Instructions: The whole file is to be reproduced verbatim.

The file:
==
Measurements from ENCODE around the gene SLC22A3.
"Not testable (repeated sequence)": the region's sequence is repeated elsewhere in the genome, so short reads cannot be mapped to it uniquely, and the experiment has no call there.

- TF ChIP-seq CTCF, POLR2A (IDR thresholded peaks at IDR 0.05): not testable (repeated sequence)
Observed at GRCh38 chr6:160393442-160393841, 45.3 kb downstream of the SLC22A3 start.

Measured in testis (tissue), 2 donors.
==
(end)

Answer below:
Measurements from ENCODE around the gene SLC22A3.
"Not testable (repeated sequence)": the region's sequence is repeated elsewhere in the genome, so short reads cannot be mapped to it uniquely, and the experiment has no call there.

- TF ChIP-seq CTCF, POLR2A (IDR thresholded peaks at IDR 0.05): not testable (repeated sequence)
Observed at GRCh38 chr6:160393442-160393841, 45.3 kb downstream of the SLC22A3 start.

Measured in testis (tissue), 2 donors.